As the Attorney General correctly points out in brief, the appellant's criminality does not revolve around the negotiability of the check, but whether or not the check in question was uttered with the requisite intent. See §§ 13A-9-3 and 13A-9-6, Code of Alabama 1975.

This court has treated this issue in a very similar case as Harrison v. State, 465 So. 2d 475 (Ala.Crim.App.1984), cert. denied, 465 So. 2d 475 (Ala.Crim.App.1985) and upheld the conviction there. Based on the authorities herein stated, the trial court correctly determined that the State presented a prima facie case against this appellant.


The second issue presented by the appellant is whether or not this cause was properly tried in that a black venireman was struck from the jury panel just before trial. Appellant's counsel cites Batson v. Kentucky, 476 U.S. 79, 106 S. Ct. 1712, 90 L. Ed. 2d 69 (1986) and the Supreme Court of Alabama's opinion in Ex Parte Jackson, 516 So. 2d 768 (Ala.1986).

This court has carefully considered this argument and for clarity sets out the following which occurred immediately after the jury was qualified at trial. (R. 3-4)

"(At which time, the jury was duly qualified. After which time, the following occurred:) "THE COURT: All right. You may proceed to strike. "(At which time, the attorneys approached the bench and the following occurred:) "MR. McGUIRE: We have received a report that he had written bad checks in the past. "THE COURT: You mean that juror? "MR. McGUIRE: Yes, sir. "MR. JOHNSON: But you have no information that he has committed any criminal act, never been charged with anything. And he is, in fact, Black and the Defendant is Black. "THE COURT: All right. "(At which time, the jury was impanelled at 9:45 A.M.) (At which time, the witnesses were duly sworn and placed under the Rule.) "THE COURT: Yes. "(At which time, Mr. McGuire makes his opening statement to the jury on behalf of the State of Alabama.) "(At which time, Mr. Johnson makes his opening statement to the jury on behalf of the Defendant.) "MR. McGUIRE: Call Barbara Kilpatrick Davis, please. "(At which time, the witness takes the witness stand.)"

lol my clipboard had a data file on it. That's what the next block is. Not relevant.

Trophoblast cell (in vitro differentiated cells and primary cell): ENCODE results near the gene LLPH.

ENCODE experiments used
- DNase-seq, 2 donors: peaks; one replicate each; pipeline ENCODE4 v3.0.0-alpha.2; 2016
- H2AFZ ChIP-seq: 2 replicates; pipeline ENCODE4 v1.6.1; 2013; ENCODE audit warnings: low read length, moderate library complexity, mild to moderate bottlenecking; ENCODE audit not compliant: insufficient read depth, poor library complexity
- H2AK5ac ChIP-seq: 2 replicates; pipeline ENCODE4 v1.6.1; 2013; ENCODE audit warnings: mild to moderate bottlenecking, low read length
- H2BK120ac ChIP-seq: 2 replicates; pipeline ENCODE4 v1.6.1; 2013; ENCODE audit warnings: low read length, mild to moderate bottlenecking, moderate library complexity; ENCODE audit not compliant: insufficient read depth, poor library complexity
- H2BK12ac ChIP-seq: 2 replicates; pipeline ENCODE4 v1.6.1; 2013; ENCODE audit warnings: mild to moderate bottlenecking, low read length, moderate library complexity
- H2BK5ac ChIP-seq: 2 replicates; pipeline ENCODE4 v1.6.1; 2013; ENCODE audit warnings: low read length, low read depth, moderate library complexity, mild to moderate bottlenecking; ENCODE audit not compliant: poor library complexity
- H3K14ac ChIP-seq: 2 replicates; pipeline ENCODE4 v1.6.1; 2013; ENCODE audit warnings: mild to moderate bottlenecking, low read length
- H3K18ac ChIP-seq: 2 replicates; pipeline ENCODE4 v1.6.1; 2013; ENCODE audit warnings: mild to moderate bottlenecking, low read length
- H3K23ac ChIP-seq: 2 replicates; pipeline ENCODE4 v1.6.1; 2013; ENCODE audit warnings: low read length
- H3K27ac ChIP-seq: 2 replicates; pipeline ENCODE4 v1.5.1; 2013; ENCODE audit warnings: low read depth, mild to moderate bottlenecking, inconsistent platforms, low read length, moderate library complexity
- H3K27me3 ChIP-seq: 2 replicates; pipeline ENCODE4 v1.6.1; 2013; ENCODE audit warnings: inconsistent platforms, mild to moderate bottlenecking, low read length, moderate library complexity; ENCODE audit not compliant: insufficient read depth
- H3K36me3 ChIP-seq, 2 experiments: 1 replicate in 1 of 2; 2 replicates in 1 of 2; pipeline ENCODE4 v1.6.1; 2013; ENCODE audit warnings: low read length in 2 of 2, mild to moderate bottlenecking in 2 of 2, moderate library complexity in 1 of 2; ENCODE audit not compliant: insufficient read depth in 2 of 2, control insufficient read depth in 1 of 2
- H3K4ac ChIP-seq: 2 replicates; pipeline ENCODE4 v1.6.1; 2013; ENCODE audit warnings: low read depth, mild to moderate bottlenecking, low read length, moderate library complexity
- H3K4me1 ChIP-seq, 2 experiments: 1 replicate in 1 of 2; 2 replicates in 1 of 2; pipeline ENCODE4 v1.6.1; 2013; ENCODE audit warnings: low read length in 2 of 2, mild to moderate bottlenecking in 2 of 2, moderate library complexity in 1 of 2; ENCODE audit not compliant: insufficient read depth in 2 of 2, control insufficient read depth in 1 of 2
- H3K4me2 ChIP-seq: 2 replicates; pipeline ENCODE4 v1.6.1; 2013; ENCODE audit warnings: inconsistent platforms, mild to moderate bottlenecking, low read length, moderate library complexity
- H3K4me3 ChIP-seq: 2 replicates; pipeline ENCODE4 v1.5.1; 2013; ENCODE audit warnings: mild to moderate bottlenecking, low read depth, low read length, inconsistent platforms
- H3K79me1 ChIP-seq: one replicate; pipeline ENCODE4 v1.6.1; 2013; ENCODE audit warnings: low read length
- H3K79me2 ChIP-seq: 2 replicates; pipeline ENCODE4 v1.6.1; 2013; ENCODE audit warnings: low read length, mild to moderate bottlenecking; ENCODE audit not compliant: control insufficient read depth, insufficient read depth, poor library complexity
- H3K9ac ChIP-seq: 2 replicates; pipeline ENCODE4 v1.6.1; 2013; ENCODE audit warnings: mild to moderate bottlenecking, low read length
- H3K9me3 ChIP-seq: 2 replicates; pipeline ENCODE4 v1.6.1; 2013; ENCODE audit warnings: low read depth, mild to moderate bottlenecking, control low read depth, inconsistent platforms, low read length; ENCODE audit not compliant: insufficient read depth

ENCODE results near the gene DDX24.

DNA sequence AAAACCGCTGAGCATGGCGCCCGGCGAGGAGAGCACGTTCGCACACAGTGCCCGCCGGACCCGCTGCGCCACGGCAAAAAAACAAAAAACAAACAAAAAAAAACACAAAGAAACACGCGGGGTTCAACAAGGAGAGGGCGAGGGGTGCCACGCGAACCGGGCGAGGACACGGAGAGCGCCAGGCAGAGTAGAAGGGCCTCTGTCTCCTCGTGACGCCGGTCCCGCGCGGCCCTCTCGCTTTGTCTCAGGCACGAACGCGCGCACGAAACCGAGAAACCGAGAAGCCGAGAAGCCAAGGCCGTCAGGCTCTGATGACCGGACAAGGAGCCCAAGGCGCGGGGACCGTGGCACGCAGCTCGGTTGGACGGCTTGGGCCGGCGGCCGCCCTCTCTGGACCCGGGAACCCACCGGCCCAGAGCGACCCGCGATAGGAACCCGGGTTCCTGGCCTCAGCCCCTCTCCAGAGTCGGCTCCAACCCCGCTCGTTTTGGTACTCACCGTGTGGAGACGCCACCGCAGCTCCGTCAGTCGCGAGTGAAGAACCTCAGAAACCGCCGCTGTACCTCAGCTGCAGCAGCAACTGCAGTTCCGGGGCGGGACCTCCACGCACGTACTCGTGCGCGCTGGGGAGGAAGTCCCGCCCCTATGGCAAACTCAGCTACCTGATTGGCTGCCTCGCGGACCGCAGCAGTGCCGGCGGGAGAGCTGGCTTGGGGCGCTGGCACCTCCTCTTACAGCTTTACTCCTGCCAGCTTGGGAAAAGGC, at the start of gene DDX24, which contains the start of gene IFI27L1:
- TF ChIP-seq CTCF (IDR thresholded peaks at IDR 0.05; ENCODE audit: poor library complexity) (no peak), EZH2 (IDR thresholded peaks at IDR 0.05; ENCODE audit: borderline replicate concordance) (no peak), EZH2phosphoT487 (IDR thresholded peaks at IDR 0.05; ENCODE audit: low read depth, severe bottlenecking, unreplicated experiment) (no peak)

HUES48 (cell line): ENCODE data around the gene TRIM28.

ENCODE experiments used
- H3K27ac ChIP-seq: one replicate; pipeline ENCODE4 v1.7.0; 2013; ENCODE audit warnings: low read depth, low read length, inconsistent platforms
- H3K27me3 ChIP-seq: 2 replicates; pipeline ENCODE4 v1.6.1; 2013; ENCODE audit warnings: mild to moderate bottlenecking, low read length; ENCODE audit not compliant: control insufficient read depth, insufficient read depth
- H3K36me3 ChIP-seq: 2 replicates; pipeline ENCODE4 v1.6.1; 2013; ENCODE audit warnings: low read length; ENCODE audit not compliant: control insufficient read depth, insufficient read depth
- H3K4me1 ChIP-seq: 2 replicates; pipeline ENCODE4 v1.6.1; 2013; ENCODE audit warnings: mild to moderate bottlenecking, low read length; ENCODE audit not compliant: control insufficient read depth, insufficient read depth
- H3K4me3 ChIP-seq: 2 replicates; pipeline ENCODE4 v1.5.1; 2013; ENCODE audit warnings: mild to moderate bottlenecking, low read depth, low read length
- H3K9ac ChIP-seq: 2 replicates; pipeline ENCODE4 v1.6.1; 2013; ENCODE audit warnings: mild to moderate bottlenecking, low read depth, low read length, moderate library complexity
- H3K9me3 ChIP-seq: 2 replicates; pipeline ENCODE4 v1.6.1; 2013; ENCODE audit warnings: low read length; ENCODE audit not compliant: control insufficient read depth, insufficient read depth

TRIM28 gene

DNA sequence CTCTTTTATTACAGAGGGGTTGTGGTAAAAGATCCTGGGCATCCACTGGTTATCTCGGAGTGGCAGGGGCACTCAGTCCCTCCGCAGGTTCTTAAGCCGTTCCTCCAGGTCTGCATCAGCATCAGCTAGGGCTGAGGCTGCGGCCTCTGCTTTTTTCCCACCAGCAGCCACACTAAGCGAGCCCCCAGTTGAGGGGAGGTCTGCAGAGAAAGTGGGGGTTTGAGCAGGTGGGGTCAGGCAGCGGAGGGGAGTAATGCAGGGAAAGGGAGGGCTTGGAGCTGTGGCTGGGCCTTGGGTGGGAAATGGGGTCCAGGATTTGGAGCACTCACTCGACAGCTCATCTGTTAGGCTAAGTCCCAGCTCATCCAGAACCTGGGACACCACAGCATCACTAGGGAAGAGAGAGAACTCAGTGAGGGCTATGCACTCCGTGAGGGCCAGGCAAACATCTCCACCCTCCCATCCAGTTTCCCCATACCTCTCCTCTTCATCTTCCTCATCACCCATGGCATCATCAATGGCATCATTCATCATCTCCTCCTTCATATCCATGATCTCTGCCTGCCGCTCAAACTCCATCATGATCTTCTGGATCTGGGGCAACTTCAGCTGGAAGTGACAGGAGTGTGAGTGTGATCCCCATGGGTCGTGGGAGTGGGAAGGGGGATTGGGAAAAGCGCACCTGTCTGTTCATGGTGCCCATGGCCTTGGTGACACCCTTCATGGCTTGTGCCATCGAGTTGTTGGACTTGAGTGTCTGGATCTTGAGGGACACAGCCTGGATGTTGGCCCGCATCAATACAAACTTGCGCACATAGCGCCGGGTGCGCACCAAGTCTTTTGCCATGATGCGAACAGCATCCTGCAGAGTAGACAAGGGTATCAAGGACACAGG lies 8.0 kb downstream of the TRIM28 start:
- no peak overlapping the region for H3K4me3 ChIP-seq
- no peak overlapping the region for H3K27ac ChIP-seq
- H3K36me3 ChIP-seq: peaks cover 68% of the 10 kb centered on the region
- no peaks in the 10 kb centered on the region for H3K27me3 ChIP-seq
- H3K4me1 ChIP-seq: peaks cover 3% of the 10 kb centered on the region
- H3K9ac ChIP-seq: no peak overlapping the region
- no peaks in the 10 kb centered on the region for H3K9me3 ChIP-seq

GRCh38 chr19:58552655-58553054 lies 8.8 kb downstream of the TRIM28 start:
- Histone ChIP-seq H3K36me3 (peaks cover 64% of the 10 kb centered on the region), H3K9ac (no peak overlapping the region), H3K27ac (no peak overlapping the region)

In the very recent case of Preston Branch v. State, [Ms. 86-500, Alabama Supreme Court, September 18, 1987] (1987), the Supreme Court of Alabama has carefully laid down certain criteria for the lower courts to follow in passing upon issues raised under Batson v. Kentucky, supra.

*941 In passing upon the record hereinabove quoted and the argument of counsel for appellant, we hold that his argument must fail for two reasons. First, the appellant failed to properly preserve this issue in the record by making a timely objection or any objection, indeed, to show that the State had used a system of peremptory strikes to eliminate blacks. Further, the objection was not made until after the venire had been excused. See Swain v. State, 504 So. 2d 347 (Ala.Crim.App.1986) and authorities therein cited.

Secondly, the appellant's argument must fail because the record here clearly discloses a race neutral explanation given within the meaning of Batson v. Kentucky, and Ex Parte Jackson and Ex Parte Branch, supra. As noted in the record in this cause, the prospective juror who was challenged had written bad checks in the past. It is, therefore, apparent that a proper explanation was given for the use of this one peremptory challenge.

Under Batson v. Kentucky, Carnel Jackson and Preston Branch, supra a proper "race neutral" explanation for the use of the peremptory strike was here given. Tinsley v. State, 507 So. 2d 1004 (Ala. Crim.App.1986), cert. quashed, 507 So. 2d 1004 (Ala.Crim.App.1987). Also, Nesbitt v. State, [Ms. 1 Div. 431, June 9, 1987] (Ala. Crim.App.1987).

For the foregoing reasons, this cause is due to be and the same is, hereby, affirmed.


All the Judges concur.